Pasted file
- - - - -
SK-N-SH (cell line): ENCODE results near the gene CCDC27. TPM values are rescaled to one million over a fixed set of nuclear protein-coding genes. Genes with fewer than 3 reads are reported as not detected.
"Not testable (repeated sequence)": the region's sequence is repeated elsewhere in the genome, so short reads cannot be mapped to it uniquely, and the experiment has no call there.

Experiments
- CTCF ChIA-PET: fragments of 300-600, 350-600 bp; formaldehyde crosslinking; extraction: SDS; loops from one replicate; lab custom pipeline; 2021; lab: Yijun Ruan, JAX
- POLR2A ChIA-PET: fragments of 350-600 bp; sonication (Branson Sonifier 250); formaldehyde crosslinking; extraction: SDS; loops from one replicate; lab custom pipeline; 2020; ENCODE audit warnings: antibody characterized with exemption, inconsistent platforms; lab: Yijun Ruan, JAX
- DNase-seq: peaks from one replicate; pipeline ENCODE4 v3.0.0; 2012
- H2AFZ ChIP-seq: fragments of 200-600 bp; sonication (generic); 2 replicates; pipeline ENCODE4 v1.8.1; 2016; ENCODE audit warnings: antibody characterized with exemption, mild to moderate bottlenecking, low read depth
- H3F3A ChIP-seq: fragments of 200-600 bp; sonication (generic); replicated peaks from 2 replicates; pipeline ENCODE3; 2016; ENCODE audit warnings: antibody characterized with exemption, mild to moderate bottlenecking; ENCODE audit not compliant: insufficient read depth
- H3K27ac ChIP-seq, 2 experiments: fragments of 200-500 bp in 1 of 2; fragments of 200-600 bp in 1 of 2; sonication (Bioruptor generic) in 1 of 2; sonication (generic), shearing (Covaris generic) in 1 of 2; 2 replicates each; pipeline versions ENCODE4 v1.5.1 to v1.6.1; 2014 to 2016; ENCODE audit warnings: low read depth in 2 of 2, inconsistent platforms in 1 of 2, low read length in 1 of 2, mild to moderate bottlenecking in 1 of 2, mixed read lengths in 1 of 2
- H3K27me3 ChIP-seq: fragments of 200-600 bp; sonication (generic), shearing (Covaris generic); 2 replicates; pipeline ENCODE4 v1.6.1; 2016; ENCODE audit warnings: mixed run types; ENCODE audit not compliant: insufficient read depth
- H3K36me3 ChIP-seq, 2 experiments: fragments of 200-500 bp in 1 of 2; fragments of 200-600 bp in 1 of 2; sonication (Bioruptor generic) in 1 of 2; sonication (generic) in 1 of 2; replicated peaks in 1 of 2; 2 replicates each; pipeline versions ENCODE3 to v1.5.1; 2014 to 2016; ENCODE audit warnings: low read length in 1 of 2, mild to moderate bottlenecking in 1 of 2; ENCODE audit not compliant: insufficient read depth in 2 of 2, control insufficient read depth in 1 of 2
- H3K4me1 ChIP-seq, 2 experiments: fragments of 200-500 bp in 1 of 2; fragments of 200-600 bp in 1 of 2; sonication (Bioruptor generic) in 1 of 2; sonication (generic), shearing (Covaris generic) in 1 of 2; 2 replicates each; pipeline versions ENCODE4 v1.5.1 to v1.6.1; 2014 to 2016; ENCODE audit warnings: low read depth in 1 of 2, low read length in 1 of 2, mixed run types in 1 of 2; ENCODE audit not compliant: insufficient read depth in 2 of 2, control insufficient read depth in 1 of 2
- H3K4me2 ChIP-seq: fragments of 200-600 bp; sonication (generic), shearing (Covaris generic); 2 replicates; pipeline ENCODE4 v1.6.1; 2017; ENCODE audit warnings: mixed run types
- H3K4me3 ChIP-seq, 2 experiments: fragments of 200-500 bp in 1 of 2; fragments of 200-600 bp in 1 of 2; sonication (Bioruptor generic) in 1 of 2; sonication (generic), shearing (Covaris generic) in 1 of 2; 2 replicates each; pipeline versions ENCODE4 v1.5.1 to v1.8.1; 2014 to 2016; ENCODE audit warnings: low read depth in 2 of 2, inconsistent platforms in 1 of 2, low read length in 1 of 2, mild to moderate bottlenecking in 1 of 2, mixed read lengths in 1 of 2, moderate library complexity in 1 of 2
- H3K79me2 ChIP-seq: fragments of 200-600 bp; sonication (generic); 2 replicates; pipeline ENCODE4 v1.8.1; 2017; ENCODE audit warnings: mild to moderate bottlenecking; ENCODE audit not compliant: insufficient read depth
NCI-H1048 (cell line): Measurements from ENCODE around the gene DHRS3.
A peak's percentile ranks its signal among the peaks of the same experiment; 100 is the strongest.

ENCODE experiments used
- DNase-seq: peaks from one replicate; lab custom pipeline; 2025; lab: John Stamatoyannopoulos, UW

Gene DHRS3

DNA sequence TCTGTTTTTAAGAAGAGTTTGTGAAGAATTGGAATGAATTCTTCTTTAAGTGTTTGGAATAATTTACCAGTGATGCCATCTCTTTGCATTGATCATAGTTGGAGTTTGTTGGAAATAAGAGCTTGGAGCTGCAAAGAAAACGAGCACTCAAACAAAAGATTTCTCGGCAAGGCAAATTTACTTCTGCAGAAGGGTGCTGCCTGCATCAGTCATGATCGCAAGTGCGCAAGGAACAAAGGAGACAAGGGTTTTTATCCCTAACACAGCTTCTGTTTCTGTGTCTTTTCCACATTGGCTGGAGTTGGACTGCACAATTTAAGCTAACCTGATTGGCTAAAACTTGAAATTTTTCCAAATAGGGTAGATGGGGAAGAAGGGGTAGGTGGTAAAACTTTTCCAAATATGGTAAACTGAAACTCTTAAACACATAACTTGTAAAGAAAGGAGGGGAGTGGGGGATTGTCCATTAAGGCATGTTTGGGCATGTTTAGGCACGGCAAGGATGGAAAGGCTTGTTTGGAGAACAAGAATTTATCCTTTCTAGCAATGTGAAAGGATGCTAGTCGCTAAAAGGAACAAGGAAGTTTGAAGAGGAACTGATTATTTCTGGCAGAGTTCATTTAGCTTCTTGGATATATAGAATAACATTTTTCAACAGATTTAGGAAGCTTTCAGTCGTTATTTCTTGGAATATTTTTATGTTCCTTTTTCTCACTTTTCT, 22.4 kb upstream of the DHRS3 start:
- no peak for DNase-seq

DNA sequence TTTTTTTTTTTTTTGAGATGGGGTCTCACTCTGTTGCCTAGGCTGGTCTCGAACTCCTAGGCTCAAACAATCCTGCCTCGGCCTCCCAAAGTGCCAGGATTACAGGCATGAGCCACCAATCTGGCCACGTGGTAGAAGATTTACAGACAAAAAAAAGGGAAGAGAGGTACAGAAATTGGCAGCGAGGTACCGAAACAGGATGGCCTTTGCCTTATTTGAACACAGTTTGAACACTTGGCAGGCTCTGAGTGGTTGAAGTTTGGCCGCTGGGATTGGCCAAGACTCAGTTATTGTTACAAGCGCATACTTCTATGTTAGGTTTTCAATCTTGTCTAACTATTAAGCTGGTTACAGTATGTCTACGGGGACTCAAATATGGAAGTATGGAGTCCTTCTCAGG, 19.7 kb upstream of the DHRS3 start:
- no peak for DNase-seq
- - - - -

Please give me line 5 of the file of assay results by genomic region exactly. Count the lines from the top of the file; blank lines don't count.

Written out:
- POLR2A ChIA-PET: fragments of 350-600 bp; sonication (Branson Sonifier 250); formaldehyde crosslinking; extraction: SDS; loops from one replicate; lab custom pipeline; 2020; ENCODE audit warnings: antibody characterized with exemption, inconsistent platforms; lab: Yijun Ruan, JAX